My first season building in Nicaragua we made bricks from a mixture of sand and clay (from the nearby riverbank), water (from the same river) and cement (purchased from a local cement factory). We pressed the mixture into bricks using a CINVA ram – a press operated by muscle power (and leverage) to compress the bricks, which were then placed in the sun to dry and cure. The houses we built had a brick half-wall topped by a board and batten upper wall (framed and sided with local timber, selectively culled).
Sorry, I have no surviving photos of the construction process or of the ram in action (but I have a great image in my head of an old photo from then, if that helps).
This woman in Kenya is going at this from another angle. While we used local materials, she uses plastic waste. So far she is making only brick pavers, but construction materials look like the next stage. The CINVA ram was developed at the Inter-American Housing Center (CINVA is an acronym for the name in Spanish, and the device was developed by Raul Ramirez in Colombia) to provide a low-cost locally-produced product. For what it does, it’s great. Her product is higher tech, with more expensive machinery requiring a more centralized production facility, but looks like a great way to reduce the landfill load of plastic waste (as well as slowing the growth of the floating “islands” of plastic trash in the oceans).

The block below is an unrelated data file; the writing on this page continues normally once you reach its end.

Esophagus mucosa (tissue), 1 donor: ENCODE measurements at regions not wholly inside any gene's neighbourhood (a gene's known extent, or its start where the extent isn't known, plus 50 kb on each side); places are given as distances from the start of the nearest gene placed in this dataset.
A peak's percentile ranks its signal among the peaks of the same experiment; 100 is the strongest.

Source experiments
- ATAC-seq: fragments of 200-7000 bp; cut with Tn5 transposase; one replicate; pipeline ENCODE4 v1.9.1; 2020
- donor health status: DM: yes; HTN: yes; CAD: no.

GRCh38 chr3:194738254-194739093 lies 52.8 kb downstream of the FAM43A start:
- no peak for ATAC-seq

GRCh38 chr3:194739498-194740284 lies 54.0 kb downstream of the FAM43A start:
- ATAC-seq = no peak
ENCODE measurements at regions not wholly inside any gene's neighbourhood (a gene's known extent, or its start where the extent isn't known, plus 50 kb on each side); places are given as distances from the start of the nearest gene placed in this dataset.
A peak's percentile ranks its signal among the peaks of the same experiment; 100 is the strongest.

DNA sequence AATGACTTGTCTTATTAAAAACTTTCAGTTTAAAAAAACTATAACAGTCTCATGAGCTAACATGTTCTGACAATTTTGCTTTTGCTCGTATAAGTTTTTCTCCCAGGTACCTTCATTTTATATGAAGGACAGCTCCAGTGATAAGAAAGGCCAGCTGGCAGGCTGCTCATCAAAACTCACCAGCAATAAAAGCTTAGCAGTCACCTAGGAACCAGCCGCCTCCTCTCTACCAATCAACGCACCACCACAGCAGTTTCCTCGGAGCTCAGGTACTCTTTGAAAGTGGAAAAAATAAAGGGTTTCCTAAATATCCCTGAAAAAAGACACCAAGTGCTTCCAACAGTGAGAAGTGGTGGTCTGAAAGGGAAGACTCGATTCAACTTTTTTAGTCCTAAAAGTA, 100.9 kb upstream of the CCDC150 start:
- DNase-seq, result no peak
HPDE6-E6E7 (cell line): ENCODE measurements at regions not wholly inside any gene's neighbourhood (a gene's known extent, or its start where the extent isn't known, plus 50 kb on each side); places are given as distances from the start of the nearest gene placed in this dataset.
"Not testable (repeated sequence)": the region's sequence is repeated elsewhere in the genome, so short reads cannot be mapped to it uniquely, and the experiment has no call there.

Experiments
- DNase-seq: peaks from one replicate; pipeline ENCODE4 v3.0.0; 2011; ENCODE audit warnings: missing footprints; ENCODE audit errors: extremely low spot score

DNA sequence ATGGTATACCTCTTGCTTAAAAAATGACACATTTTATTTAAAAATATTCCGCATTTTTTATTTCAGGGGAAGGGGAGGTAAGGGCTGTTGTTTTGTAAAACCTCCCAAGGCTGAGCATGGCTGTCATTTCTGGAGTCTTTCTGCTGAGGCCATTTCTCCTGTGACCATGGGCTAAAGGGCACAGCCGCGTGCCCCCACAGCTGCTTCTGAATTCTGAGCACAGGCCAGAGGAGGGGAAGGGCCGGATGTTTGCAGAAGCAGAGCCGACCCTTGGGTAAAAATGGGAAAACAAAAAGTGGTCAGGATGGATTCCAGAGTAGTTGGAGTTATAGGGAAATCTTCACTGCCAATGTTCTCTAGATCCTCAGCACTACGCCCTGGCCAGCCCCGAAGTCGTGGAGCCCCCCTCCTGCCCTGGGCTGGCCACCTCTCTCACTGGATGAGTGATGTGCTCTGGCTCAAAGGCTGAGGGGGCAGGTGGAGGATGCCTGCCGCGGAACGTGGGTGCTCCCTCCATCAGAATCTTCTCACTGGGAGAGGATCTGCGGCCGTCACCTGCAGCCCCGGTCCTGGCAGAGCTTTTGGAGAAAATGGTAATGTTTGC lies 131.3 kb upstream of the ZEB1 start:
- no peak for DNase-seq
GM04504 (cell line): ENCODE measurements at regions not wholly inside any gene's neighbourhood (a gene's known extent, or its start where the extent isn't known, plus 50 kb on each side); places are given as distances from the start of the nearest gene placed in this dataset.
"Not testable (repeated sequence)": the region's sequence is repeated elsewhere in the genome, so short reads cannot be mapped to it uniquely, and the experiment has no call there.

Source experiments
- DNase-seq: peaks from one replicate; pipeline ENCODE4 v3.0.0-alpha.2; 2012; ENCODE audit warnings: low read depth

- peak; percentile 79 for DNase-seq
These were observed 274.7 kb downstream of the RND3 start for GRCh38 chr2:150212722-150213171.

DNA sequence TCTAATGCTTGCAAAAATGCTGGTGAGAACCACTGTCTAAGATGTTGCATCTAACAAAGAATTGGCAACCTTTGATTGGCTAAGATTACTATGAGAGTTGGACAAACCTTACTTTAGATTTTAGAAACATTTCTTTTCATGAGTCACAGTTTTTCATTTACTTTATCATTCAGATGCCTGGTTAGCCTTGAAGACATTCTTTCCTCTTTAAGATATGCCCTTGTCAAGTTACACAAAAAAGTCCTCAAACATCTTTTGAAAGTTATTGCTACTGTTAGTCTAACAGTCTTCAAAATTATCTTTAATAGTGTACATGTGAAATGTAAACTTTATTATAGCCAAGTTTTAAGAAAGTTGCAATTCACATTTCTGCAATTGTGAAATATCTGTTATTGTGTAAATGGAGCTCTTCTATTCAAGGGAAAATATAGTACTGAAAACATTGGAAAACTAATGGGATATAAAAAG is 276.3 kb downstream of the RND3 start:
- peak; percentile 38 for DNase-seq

I am not advocating for one over the other – one is a great low-tech building method using local materials, while the other reuses plastic waste. Neither is anything to sneeze at.
We, by the way, changed from brick construction to stone. The stone was more bulletproof (I mean that literally) as well as holding up better during torrential rains.
We got five inches of new snow last night but today it got above freezing for the first time in a month. It was below zero (F) every night for two weeks (and at most, single digits above zero during the day). But now, time to take off the jacket and leave the hat and gloves on the shelf! Bailey (my canine pal) and I went for a walk. Pushing 40 and probably to surpass that tomorrow, it was almost warm enough for passive solar heating from the front porch.
Another day and warmer still. Pushing 50 (10 degrees C), a 70 degree (F) rise in a few days. Used passive solar heat today. I woke up today to a strange site. I believe aliens landed in the night. I found this snow tower in my front yard. It was too dark to photograph (and I had to get to work). By the time I got home it had melted somewhat, but is about 5.5 feet tall and 2 feet square. (A 2 foot carpenter’s square is next to it for scale.) Something about the proportions struck me so I measured carefully and found it to be 66.6 inches tall. I re-measured the sides and found them to be 66.6 cm. Oh, the horror!